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How to Make a Round Timber Side Table from Logs

How to Make a Round Timber Side Table from Logs

Crafting a Cozy Cabin Vibe at Home

Have you ever spotted those rustic, natural-looking tree stump side tables in your favorite home decor stores and thought “Hey, I bet I could make that”? Well, my friends, let me tell you – you absolutely can! I’m about to walk you through the step-by-step process of how I created my very own round timber side table from a log, and let me just say, the results are nothing short of stunning.

Now, I know what you’re thinking – “But Justine, won’t that be super complicated and time-consuming?” Nope, not at all! I’ll admit, when I first laid eyes on the raw, unfinished tree stump in its original form, it was a bit daunting. But I promise, with a little elbow grease and some patience, you can transform that humble log into a gorgeous, one-of-a-kind piece of furniture that will elevate the coziness factor in any space.

Sourcing the Perfect Stump

As with any good DIY project, the key to success starts with finding the right materials. When it came to my natural tree stump side table, I was lucky enough to have a friend with a well-stocked acreage who was more than happy to let me forage for the perfect candidate.

After scouring the property, I stumbled upon a beautifully weathered piece of wood that had been freshly cut down. The type of wood doesn’t really matter – I’ve seen these side tables made from all sorts of trees, including oak, maple, and even poplar. What’s most important is that you love the overall shape and “bones” of the stump.

Drying Out the Stump

Now, before you can start transforming that log into a show-stopping side table, you’ve gotta give it some time to dry out. This is a crucial step, as it ensures the bark will come off easily and prevents any cracking or splitting down the road. My stump had about 6 months to fully dry out, but you’ll want to plan for a minimum of 1 month in an indoor environment.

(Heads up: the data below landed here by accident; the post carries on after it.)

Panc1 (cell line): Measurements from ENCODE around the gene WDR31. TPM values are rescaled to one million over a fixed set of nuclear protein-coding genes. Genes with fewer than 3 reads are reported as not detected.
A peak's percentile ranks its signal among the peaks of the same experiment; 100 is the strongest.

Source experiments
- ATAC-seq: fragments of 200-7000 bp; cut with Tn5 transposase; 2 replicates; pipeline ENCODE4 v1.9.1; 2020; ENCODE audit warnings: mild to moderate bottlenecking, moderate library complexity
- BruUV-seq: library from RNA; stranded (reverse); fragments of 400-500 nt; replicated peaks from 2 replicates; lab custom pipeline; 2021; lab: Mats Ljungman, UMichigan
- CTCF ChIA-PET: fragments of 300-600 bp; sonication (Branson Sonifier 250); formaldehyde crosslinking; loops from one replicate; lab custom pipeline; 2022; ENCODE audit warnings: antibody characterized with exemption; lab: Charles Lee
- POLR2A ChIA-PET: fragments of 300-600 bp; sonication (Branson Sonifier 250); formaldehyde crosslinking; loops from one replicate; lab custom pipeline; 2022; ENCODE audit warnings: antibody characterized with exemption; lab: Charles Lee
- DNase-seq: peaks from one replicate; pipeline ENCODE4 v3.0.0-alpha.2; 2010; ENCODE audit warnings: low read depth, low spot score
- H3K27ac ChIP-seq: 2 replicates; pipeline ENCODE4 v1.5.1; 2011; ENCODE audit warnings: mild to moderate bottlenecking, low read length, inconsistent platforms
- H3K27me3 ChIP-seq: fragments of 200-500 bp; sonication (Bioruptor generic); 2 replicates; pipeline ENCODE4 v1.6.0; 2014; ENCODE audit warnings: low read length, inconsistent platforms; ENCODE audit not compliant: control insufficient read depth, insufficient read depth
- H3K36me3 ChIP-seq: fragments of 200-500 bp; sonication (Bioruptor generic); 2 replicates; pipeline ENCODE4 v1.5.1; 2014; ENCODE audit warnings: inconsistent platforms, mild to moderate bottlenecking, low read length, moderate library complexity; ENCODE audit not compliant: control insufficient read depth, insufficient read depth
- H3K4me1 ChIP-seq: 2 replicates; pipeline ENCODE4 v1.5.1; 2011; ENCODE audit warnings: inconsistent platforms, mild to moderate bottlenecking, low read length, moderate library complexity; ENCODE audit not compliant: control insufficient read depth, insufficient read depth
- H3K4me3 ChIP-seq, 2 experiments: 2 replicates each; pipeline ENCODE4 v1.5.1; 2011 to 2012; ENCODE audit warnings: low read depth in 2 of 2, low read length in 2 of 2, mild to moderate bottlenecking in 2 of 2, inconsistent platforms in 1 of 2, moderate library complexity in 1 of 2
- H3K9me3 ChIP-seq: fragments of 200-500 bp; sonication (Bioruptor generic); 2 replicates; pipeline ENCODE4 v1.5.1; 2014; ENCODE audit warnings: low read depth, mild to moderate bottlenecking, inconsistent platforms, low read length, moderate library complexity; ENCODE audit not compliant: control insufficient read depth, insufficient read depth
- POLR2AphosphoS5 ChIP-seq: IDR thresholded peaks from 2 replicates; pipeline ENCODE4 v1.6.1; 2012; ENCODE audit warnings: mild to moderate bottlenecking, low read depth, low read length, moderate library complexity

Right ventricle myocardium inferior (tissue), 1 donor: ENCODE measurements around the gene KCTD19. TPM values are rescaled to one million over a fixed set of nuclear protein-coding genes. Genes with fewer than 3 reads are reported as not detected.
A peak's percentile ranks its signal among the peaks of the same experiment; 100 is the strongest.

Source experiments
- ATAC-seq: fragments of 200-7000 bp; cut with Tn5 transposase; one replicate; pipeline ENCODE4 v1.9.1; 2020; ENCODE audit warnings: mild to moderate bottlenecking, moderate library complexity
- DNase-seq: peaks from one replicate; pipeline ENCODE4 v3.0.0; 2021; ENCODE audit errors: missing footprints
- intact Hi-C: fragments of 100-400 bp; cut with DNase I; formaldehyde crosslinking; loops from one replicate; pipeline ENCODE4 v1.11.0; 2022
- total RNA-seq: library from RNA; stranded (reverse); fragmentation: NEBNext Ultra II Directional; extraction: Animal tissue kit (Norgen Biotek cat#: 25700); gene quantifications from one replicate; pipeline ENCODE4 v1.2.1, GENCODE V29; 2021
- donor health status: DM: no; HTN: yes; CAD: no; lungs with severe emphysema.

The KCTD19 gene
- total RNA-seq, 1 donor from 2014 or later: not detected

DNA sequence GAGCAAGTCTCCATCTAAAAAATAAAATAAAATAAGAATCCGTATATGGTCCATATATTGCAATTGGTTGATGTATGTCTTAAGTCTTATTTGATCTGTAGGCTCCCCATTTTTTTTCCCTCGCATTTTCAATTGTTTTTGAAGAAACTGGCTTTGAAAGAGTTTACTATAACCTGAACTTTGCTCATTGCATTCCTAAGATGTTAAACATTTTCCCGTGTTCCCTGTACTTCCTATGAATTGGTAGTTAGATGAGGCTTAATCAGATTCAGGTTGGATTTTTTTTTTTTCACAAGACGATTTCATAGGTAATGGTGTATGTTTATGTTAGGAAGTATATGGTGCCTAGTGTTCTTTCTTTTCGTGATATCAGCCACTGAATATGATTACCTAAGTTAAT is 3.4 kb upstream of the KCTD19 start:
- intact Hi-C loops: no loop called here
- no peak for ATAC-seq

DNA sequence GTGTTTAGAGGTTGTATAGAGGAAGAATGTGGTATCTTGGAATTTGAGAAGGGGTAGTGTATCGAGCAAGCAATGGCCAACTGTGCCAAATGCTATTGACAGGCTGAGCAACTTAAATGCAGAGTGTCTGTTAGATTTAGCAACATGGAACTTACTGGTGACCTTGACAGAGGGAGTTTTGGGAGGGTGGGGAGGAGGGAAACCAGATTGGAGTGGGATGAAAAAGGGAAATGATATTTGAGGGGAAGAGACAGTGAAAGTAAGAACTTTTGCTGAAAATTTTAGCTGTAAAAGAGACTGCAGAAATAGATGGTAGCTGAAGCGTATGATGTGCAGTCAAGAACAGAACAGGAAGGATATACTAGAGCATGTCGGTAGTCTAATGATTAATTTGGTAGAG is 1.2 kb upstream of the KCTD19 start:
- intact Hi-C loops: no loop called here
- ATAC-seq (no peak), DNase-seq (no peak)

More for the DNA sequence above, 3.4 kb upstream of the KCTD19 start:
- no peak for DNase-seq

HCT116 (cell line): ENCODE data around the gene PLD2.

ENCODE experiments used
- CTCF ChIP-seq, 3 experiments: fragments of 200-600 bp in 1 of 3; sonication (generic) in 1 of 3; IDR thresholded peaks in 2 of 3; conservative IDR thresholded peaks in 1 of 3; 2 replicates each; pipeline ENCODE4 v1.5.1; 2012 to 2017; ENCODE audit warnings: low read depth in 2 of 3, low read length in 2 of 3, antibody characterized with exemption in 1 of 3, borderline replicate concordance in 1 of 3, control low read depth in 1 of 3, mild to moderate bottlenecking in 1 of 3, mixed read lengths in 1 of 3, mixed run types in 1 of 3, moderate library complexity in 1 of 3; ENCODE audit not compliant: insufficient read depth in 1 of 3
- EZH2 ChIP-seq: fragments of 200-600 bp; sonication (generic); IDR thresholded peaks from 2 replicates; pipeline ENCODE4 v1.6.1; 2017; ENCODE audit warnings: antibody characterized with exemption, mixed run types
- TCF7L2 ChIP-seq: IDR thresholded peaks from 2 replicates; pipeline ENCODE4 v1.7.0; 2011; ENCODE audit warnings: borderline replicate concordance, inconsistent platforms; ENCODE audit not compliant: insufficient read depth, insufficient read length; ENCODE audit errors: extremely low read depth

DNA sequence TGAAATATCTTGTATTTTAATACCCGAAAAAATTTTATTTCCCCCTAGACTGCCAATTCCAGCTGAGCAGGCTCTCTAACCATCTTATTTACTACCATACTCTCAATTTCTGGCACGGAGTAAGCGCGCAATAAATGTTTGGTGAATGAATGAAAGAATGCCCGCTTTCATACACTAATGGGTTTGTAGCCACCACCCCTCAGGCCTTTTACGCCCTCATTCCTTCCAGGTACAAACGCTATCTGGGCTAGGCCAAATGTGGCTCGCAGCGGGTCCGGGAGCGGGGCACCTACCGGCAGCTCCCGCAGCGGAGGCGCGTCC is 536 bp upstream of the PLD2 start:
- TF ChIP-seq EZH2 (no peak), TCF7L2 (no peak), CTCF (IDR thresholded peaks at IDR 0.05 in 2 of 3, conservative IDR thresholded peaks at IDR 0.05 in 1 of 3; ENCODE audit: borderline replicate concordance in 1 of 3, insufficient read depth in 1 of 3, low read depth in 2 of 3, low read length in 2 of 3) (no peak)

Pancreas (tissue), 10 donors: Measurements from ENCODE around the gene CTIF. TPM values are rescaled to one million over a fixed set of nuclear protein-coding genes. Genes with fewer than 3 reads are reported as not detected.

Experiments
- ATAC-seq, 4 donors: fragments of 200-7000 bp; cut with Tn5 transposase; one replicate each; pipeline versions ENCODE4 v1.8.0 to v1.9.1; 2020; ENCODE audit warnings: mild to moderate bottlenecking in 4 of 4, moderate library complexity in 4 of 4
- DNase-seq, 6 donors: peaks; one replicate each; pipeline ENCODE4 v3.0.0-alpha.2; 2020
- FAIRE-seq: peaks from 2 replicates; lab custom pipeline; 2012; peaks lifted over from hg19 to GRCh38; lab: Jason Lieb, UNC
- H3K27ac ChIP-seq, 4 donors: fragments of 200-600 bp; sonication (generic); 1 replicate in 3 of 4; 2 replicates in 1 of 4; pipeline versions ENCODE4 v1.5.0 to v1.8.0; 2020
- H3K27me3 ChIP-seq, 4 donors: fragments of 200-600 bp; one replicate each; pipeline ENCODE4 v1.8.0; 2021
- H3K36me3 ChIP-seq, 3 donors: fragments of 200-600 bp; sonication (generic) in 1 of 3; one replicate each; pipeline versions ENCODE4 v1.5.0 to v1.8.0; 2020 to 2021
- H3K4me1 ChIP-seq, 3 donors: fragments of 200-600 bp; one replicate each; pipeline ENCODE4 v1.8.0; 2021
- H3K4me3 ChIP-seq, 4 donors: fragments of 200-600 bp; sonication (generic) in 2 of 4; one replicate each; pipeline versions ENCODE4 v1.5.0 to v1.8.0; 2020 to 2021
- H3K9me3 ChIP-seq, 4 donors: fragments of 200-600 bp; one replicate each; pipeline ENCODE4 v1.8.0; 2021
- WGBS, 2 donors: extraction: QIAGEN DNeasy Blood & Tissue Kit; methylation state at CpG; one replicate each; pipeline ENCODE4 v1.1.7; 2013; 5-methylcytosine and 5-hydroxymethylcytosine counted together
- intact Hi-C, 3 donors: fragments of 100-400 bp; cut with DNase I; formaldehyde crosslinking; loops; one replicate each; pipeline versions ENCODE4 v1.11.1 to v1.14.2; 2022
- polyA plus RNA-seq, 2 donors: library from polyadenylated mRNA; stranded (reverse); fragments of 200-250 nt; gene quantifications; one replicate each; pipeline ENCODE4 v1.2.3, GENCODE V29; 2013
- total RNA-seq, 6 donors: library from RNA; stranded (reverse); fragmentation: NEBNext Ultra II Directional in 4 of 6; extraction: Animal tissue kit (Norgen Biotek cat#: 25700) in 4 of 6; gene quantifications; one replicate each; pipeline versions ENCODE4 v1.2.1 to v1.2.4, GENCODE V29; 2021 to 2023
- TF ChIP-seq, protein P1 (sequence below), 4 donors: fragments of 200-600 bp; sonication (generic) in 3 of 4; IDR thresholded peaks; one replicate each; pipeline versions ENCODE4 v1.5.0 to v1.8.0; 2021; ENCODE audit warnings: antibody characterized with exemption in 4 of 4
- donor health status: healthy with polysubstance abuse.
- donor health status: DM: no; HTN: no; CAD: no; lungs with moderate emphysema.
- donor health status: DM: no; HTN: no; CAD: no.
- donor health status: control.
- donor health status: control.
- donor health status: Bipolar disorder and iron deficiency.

During the drying process, you may notice some natural cracks starting to appear – don’t worry, that’s totally normal! In fact, I absolutely love the unique, rustic character the splits add to the finished piece. It’s all part of the charm, my friends.

Removing the Bark

Alright, now that your stump is good and dry, it’s time to start the hands-on work. The first step? Removing that pesky bark. Don’t worry, this part isn’t as daunting as it may seem.

I used a few different chisels and found that the bark came off quite easily, especially on the drier areas of the stump. For any particularly stubborn spots, I carefully chipped away at it with a hammer, always working with the grain in downward motions. Once I had the bark mostly removed, I gave the entire surface a quick once-over with a 60-grit sanding sponge to clean things up.

If you’re dealing with any protruding branches or uneven surfaces on the top of your stump, you can use a saw to trim them down flush with the rest of the wood. I opted for a Sawzall for this step, but a trusty hand saw would do the trick as well.

Sanding and Smoothing

Now that the bark is off and we’ve tackled any major unevenness, it’s time to start sanding and smoothing our raw timber. I began with an 80-grit sanding sponge, using it to bevel the sharp edges on the top and bottom of the stump. I also ran the 80-grit over the sides, making sure to get into all those nooks and crannies to create a nice, uniform surface.